Agric sector transformation can achieve nutrition security: Kofi Annan

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The chairman of the Africa Progress Panel and former United Nations Secretary General, Kofi Annan made it clear that one of the critical and important steps to achieving nutrition security in Africa is to transform the continent’s agricultural sector. He made this known during his remarks at a side event themed ‘Call to Action: Achieving Nutritional Security – Feed Africa and Better Quality of life’ at the on-going Annual meeting of the African Development Bank

The 2016 Annual Meetings of the African Development Bank commenced on Monday, May 23 and will end on Friday, May 27, 2016 at the Mulungushi International Conference Centre in Lusaka, Zambia. The theme of this year’s meetings is “Energy and Climate Change”, and draws on one of the Bank’s “High 5” priority areas, namely to “Light up and Power Africa”. It also reflects the Bank’s New Deal on Energy and the key resolutions from the recent UN climate talks (COP21) on global warming.

Read his full remarks below:

Ministers, President Adesina, distinguished ladies and gentlemen – good morning. Let me begin by saying that I am delighted to see all of you here in support of greater leadership, partnership and investment for nutrition security.

This is an exciting time for nutrition. We have global consensus on what targets we need to reach along with a roadmap for action, and, as evidenced by your attendance here today, we also have increased momentum from leaders at all levels of society.

And yet, we continue to face the challenge of malnutrition across the continent.

Africa’s contribution to malnutrition is sadly on the rise. Fifty-eight million children under the age of five are too short for their age and 13.9 million weigh too little for their height. These children are not growing healthily. Instead, their physical and mental growth is gravely at risk.

Mothers, too, aren’t eating properly and are seeing the health of their unborn babies permanently harmed.

All this is to say that malnutrition remains a major barrier to development in many African nations. Poor nutrition casts a long shadow over entire generations – denying children, communities and nations from reaching their full potential.

One of the most critical steps we can collectively take to achieving nutrition security is to transform the continent’s agricultural sector.

Africa is the only continent which fails to produce enough food to feed its own citizens. But it’s not just about the amount of food that we grow; it’s also about the type of food that we eat. Thus, we need agriculture to be nutrition-smart.

To do that, we must work to create agriculture and food production systems that are diverse, efficient and resilient in order to meet the nutritional needs of every community and nation.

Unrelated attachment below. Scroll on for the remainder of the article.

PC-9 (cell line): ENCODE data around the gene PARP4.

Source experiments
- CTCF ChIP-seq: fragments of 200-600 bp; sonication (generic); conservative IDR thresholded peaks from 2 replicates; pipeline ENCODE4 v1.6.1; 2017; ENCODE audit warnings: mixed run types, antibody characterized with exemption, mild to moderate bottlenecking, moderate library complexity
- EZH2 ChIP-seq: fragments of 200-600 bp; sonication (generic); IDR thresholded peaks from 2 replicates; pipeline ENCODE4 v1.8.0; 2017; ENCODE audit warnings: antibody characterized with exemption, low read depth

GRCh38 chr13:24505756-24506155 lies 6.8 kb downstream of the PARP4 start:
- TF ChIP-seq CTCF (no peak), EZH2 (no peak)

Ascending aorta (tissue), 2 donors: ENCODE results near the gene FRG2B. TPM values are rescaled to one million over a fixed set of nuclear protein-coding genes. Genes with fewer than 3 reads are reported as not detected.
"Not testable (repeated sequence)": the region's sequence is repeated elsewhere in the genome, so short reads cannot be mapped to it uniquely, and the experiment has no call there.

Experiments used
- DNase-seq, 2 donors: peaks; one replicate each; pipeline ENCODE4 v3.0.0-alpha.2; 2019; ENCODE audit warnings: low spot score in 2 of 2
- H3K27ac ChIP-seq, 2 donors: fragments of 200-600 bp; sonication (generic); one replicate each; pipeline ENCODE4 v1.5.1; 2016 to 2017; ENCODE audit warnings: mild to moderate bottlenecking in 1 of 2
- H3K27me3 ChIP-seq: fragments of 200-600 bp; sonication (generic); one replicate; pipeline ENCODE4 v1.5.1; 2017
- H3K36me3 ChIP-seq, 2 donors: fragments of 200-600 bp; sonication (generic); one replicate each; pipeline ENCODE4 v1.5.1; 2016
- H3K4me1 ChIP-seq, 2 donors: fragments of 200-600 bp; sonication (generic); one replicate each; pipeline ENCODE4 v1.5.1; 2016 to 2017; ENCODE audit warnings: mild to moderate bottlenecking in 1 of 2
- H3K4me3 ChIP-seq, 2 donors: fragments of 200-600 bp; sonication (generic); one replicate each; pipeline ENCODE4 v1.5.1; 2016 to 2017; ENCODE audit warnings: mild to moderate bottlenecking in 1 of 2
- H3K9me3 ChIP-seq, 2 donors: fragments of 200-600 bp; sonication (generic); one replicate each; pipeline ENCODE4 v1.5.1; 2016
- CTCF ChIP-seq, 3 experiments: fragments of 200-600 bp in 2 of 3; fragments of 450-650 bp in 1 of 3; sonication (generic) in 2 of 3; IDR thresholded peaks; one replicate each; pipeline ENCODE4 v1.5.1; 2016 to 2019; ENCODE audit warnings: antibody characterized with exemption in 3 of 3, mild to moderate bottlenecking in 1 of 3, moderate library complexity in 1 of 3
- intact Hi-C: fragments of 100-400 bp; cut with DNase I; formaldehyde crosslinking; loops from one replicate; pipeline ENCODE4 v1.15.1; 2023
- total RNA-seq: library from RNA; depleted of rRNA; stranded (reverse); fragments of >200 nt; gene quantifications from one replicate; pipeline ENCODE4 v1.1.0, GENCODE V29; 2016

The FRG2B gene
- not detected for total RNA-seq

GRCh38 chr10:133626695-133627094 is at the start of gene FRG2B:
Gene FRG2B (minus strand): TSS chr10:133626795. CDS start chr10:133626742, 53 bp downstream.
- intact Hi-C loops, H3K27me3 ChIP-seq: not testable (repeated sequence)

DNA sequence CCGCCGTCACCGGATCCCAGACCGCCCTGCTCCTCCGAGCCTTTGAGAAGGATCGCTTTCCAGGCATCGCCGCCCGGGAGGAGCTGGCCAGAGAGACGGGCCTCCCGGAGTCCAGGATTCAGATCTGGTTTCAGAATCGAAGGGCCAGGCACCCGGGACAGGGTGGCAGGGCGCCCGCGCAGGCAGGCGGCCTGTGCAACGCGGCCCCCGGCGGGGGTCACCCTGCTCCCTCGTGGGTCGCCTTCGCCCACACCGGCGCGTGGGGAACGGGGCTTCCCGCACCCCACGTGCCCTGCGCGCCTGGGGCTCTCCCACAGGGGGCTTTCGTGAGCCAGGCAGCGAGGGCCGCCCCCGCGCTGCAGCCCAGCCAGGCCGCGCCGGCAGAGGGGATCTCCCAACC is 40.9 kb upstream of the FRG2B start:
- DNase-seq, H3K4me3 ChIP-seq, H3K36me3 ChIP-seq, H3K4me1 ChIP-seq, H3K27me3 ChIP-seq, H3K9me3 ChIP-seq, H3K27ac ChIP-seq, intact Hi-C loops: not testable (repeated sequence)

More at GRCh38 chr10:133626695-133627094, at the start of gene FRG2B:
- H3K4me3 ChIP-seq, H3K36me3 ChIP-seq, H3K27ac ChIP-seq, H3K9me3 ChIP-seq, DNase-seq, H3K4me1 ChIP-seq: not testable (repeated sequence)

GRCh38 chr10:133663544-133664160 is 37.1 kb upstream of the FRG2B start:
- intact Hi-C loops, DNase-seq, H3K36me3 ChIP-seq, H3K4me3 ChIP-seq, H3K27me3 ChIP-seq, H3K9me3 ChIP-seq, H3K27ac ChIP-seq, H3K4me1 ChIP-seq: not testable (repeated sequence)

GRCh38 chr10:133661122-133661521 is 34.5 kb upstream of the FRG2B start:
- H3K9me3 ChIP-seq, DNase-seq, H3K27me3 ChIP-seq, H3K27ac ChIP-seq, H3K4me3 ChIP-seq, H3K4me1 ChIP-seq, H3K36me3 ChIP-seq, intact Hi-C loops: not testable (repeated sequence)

Furthermore, if African agriculture is to be truly transformed, investments must flow through smallholder farmers, particularly women farmers and their families. With increased support across government, businesses, the African Development Bank and others, these small holder farmers have the potential to transform their efforts into prospering businesses.

But this is, of course, only a piece of the picture. We need governments to urgently adopt the right policies and mobilize resources to scale-up nutrition.

This is why today’s meeting is so important.

It is up to all of us to take action. We need to lead the charge to create an environment where nutrition is seen as both an input and an outcome of development.

I am looking forward to the opportunities for collaboration that the new African Leaders for Nutrition forum will offer.

African leaders need to spark progress to establish the right policy frameworks that prioritize nutrition for every African. After all, it is only through better nutrition that we can ensure the well-being for our citizens.

As you will hear from other panelists today, we know what nutrition actions we need to prioritize to make the biggest impact, particularly in the lives of women and children.

It will mean investing in things like breastfeeding and food fortification, while continuing to boost agriculture, as I mentioned, and also improve our work in women’s empowerment, education and water, sanitation and health.

What we need now is to translate the momentum in this room into actionable support so that we may unlock the economic and human potential of every nation.

It will require all of us to work together – building new partnerships , creating the right policy environment and meeting the commitments we’ve already made – such as the CAADP/Malabo targets and the second sustainable development goal – while  continuing to look to the private sector to drive and sustain progress.

The impact of the African Leaders for Nutrition forum – along with everyone’s support in this room – is one that will last for generations to come.

Working together, I believe we can achieve a food and nutrition- secure Africa

 

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